Brent Stapelkamp, who studies and photographs lions as part of the Hwange Lion Research Project in Zimbabwe, reflects on what he learned from his first un-conference experience at the Conservation Lab 2016.

Having been home now for about a fortnight or so since the Conservation Lab, I am still catching up with the great contacts that I made on that beautiful estate in Stellenbosch. I must admit that the so-called “un-conference” format left me wondering what I was heading into as I arrived at the Spier hotel, but then again, I had recently emerged from underneath a rock (so to speak) and I had only been to one conference before this anyway! I was excited to say the least and knew if nothing else it would be a great networking trip.

We arrived early and so spent some time on the loungers outside. Immediately, from the diverse backgrounds of the people in our newly introduced circle, I found the process very stimulating. Conservation is evolving much faster than its traditional subjects and within an hour of arriving I had discussed drones, apps and social media, and all from a conservation perspective! My notebook started filling up with scrawls and diagrams and we had not even registered yet!

Brent listening to the first night of talks at the Conservation Lab
Brent listening to the first night of talks at the Conservation Lab

We were told very early on in the introduction part of the event that this was a participatory conference (or un-conference, sorry) and so I tried to follow that. Small groups with an open agenda as it were. People started the conversations along the themes that they proposed and then it followed its own course naturally. In some tents or “national parks” as they were labelled, the conversations had to be brought back from their exciting tangents but that was fine because after the allotted time there were five key points on the flip-chart. I’d fill my pockets with roasted nuts between talks and then rush to the next one with a few minutes to introduce myself to some of my conservation heroes and then it would start again.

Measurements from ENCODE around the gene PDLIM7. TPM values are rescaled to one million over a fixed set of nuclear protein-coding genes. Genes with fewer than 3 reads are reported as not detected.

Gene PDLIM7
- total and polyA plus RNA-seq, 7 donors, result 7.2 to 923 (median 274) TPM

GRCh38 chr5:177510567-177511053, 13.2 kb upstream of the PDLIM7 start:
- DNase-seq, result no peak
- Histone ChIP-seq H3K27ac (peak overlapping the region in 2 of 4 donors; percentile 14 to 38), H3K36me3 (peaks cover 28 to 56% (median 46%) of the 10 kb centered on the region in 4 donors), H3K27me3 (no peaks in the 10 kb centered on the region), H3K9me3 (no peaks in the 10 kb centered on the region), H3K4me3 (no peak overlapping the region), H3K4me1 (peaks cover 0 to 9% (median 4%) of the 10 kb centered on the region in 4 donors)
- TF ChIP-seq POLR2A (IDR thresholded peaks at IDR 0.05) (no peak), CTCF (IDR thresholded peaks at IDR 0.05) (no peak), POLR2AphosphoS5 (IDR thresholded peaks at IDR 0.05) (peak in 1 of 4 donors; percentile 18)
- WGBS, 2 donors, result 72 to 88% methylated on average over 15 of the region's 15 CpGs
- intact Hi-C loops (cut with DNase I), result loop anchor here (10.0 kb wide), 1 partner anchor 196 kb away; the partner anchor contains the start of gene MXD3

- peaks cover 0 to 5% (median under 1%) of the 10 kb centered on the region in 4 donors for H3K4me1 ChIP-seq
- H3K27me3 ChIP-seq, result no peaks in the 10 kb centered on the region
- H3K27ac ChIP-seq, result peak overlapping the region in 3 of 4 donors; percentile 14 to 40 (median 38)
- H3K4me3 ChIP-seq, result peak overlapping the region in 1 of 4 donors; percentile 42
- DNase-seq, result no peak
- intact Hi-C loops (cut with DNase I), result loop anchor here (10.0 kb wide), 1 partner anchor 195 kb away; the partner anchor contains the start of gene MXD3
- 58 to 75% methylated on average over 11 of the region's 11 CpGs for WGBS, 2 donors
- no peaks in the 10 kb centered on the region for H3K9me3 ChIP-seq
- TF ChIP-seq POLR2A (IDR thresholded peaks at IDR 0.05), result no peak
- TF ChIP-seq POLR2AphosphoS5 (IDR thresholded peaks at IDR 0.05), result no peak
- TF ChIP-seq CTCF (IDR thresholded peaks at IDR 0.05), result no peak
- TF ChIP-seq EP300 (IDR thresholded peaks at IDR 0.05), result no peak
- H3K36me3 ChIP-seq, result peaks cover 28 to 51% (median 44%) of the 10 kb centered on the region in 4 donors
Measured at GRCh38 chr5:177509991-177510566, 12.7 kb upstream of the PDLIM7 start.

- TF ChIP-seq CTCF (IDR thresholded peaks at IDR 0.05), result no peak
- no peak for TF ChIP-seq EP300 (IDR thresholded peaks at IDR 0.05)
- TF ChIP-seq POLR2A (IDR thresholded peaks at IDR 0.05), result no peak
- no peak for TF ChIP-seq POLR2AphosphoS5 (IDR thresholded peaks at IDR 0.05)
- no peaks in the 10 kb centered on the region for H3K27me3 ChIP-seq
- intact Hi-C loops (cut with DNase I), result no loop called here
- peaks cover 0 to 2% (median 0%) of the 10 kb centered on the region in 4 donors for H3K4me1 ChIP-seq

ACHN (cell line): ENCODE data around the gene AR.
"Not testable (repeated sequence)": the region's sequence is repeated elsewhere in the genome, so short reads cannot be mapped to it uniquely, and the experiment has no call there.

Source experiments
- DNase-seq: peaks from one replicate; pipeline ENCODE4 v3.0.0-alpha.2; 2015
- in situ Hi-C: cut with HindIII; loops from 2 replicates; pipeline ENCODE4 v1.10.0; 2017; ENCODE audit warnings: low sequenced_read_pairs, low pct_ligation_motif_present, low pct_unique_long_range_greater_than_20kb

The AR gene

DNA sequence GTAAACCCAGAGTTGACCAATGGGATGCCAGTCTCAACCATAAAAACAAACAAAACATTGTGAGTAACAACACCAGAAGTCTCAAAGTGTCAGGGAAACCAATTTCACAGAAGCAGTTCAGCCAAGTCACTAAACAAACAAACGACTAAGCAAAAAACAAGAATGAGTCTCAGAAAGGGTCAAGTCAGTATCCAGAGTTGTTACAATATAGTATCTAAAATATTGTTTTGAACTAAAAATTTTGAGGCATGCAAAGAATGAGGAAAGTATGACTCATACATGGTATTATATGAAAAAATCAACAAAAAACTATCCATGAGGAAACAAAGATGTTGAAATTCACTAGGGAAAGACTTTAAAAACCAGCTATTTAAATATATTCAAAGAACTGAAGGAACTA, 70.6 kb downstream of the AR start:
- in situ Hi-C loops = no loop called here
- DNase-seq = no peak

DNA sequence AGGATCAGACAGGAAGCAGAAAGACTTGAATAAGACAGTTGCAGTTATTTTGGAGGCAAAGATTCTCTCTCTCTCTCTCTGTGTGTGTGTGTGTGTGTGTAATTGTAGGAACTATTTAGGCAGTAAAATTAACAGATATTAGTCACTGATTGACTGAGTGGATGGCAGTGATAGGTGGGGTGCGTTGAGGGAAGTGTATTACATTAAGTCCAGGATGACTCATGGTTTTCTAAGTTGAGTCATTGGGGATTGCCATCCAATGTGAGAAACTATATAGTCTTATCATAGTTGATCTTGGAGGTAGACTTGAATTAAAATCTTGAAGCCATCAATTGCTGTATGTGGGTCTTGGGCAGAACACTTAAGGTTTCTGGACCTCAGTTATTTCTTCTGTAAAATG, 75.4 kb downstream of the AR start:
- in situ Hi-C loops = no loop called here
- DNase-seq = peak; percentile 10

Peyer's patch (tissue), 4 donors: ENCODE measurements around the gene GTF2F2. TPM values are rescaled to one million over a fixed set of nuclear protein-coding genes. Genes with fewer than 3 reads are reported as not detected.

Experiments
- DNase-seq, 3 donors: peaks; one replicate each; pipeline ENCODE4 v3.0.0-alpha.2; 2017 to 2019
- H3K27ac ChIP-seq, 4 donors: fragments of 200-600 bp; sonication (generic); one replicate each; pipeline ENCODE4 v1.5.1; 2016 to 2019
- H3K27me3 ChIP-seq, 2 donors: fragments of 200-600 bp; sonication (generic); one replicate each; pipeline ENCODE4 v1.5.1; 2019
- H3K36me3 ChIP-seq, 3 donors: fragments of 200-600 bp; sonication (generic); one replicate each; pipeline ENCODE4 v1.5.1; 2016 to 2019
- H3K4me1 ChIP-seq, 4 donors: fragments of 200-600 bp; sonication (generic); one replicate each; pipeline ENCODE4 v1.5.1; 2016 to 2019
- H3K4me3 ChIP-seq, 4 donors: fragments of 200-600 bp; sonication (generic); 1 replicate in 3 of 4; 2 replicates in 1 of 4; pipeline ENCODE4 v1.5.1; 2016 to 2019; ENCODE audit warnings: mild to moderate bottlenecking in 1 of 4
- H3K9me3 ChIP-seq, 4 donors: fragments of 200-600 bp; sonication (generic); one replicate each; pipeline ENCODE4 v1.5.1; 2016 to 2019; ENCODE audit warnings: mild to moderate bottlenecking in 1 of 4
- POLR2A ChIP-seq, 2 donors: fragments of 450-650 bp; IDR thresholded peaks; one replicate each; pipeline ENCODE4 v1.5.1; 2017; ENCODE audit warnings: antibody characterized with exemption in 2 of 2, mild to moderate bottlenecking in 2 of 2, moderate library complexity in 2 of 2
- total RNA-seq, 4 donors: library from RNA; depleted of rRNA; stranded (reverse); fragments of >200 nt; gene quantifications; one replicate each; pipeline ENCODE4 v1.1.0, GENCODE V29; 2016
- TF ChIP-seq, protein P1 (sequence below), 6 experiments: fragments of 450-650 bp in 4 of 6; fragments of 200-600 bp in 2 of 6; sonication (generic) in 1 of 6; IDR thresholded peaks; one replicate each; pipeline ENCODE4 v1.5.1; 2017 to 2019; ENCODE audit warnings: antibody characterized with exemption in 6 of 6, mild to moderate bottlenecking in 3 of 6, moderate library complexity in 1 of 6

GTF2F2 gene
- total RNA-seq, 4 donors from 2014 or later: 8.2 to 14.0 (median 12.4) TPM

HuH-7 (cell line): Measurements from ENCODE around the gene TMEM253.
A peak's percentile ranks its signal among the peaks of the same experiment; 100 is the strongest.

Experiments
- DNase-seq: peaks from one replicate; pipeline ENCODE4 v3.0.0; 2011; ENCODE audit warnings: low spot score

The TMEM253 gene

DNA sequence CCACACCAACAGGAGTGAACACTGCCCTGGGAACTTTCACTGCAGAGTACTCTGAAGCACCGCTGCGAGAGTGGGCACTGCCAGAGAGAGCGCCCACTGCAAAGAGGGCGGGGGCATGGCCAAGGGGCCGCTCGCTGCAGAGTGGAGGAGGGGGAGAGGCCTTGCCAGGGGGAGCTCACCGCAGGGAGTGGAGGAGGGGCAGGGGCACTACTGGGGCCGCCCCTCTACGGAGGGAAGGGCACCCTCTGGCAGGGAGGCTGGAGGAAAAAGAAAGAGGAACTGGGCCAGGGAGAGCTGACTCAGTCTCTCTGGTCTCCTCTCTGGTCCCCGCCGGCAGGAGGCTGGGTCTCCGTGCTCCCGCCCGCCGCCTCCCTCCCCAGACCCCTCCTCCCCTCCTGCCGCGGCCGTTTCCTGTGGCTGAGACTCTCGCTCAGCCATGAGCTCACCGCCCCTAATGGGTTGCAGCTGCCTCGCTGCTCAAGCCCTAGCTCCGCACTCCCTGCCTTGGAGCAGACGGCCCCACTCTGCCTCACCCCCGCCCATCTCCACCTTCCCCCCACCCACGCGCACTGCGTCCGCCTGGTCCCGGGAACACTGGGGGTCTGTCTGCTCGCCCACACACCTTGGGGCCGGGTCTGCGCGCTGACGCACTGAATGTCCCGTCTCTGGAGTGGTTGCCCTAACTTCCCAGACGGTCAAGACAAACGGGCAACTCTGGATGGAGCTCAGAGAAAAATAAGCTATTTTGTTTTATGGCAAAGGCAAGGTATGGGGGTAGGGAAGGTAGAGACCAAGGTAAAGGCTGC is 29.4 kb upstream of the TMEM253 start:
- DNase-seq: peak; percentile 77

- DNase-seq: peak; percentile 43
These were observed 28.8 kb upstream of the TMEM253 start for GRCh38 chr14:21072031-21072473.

All in all it is a great way of doing things to get away from “death by PowerPoint” as someone called it. You could choose what you wanted to listen to and decide on the depth of your involvement.

The biggest lessons for me were about technology and its varied use in conservation circles, from the latest and most sophisticated drones tracking poachers to an app used to educate young Chinese about the real way that ivory is obtained from elephants. Technology is not necessarily only about liquid crystal and WiFi either; it can be about adapting the African culture of storytelling or using exposure to wildlife as a means of recruiting the next generation of conservationists. A big thing for me is the drive to see the Lion listed or defined as a World Heritage species, and in our discussion we spoke about a “Lion levy” where companies using lion images to sell products should pay for those image rights; much like you would if David Beckham was on your t-shirts! Someone mentioned getting rural Africans to sign the petition for a World Heritage species and not just the first world! Lots of things to think about and seeds planted (as my wife always says).

And how will these lessons shape my future conservation efforts? I feel that I have long since abandoned the idea that I know everything…I am continually looking for people and ideas that challenge me and mine and so I’d say that my lessons learnt at the Conservation Lab will do their bit to “knock the edges off” and play their part in a much more evolved and fluid mindset about the future of Africa’s wildlife and wild places. I am open like the Serengeti…

John Segar

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